Whoever contaminates pays… Does this go for everything and everyone?

Article Latin Trade March  2021



… Whoever contaminates pays…

Does this go for everything and everyone?

           Ingo Plöger

Brazilian Entrepreneur, President CEAL Brazilian Chapter

France, one of the leaders of the European Union and the G20, launches the motto

… whoever contaminates pays …

 thinking primarily of GHG (greenhouse gas) emissions, for the COP26 round in Glasgow. Punishing is popularly efficient, but globally difficult. The EU quickly understood that it is unable to achieve its goals for reducing the GHGs set for 2030, and that it alone is unable to achieve them without including the global production chain. The global production chain must necessarily also be sustainable, otherwise the account will not close. The mainly European campaign against deforestation, which is one of the causes of GHG, shows how serious the issue is. The punishment of violators will be very severe, if they do not comply with the premises to be defined by the European Commission, there will be restrictions on market access and economic sanctions. It hits Mercosur, in the recently agreed agreement between the EU-MS about to be ratified by the parliament.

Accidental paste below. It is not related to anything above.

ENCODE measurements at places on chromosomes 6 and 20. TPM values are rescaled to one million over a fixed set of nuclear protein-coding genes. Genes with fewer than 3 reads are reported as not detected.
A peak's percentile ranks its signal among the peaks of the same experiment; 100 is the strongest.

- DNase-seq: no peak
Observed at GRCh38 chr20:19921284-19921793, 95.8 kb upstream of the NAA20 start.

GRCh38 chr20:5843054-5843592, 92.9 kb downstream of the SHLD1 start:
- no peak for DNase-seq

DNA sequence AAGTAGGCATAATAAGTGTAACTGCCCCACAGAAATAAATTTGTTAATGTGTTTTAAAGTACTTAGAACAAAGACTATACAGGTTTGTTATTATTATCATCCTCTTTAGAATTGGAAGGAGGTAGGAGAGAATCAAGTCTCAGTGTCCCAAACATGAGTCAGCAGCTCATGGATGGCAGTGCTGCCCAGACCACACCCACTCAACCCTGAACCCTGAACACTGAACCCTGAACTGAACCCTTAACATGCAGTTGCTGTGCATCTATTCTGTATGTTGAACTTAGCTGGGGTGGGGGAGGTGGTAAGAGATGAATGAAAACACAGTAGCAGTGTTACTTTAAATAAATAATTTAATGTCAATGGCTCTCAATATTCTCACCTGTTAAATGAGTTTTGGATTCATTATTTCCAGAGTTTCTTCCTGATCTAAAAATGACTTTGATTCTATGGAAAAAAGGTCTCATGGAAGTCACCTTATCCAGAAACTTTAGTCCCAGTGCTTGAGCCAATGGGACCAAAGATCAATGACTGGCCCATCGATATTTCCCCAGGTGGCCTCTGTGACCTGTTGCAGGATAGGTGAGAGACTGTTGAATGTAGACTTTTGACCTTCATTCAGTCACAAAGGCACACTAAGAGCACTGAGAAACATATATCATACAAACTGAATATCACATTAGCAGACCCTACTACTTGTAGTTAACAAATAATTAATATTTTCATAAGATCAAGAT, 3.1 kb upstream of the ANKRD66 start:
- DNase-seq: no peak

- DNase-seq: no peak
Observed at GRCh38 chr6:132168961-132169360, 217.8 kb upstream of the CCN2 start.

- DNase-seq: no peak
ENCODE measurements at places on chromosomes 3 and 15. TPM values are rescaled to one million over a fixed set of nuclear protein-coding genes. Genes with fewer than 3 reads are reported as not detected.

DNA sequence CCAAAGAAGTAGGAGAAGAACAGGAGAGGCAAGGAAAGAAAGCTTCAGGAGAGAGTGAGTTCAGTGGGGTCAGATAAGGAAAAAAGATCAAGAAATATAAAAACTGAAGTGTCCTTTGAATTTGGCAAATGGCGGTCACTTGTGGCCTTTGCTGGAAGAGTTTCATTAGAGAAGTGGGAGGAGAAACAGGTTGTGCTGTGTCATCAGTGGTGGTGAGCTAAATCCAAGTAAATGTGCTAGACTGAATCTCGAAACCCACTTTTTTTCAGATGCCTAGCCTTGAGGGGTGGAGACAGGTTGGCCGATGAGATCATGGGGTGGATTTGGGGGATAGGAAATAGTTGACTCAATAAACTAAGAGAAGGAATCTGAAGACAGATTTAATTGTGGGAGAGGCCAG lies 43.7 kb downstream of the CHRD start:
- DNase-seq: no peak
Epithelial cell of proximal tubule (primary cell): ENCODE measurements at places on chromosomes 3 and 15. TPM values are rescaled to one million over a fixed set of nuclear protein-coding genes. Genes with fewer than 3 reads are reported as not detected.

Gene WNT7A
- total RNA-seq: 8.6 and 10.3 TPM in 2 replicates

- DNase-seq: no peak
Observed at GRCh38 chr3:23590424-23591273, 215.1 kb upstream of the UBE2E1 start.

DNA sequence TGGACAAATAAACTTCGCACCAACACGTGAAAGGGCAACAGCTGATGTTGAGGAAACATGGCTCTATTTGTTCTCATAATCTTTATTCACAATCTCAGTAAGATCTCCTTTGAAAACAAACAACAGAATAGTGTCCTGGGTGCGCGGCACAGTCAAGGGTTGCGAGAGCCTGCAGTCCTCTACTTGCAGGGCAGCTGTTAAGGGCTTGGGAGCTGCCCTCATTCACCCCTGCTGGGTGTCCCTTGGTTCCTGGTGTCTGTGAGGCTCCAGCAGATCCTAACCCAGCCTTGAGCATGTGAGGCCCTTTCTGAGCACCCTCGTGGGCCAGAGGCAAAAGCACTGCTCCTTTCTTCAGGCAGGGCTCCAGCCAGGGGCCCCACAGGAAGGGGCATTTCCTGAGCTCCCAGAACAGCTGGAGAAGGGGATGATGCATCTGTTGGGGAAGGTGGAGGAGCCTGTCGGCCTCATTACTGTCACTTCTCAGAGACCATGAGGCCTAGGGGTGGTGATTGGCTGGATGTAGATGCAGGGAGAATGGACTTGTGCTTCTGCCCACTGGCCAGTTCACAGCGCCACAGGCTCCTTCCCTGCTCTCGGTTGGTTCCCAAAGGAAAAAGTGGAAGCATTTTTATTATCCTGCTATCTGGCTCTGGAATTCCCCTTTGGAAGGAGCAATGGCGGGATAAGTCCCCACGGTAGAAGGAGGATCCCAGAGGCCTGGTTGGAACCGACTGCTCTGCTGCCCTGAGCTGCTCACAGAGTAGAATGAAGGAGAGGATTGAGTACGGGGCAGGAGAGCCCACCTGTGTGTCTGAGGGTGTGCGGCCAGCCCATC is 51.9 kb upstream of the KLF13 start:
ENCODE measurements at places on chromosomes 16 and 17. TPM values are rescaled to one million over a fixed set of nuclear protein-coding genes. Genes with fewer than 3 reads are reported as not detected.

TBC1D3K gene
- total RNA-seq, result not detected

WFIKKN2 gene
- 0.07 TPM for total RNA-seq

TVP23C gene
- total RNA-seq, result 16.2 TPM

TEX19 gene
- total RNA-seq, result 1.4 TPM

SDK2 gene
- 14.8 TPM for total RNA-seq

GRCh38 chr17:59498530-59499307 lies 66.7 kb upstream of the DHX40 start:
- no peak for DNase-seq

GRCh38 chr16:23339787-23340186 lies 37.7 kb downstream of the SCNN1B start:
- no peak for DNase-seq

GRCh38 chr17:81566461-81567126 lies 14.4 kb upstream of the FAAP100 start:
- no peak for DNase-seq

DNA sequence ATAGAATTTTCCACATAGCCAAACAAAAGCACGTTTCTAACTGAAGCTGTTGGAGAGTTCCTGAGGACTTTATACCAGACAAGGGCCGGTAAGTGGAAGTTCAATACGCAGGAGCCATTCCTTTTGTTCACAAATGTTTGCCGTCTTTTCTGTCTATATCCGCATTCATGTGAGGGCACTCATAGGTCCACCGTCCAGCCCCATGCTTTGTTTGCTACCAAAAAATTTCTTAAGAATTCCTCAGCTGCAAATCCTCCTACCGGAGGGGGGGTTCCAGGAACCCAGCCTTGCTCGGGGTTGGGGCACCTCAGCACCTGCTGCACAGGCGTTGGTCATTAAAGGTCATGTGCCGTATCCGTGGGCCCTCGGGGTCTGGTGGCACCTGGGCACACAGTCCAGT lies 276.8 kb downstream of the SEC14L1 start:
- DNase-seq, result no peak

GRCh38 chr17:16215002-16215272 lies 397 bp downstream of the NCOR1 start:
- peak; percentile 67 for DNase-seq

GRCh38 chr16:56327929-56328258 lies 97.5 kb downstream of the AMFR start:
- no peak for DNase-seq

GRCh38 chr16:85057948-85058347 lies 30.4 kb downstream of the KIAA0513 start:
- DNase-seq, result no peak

Public opinion closely follows the efforts of South America, especially Brazil, to achieve zero deforestation, as the EU wants. It is no longer governments that want it, nor companies, but much more the end consumer. That when consuming products, and these have any remnants of deforestation, he will change his option, for other preferences.

The financial system quickly understood this preference, and although we have had the Equator Principles for sustainable financing for more than 15 years, it brings an aggressive way to offer ESG-based financing, the parameters of which are not yet well defined internationally. It does not matter, here the point is to show very fast, your commitment and come out with a product of international acceptability!

Everything seems very logical, transparent and clear. If Mercosur does not show effectiveness in combating deforestation, it will have market restrictions, selective financing and its damaged image.

Nevertheless, the motto … whoever contaminates pays … can have a more global than local interpretation, and then the consequences could be quite different.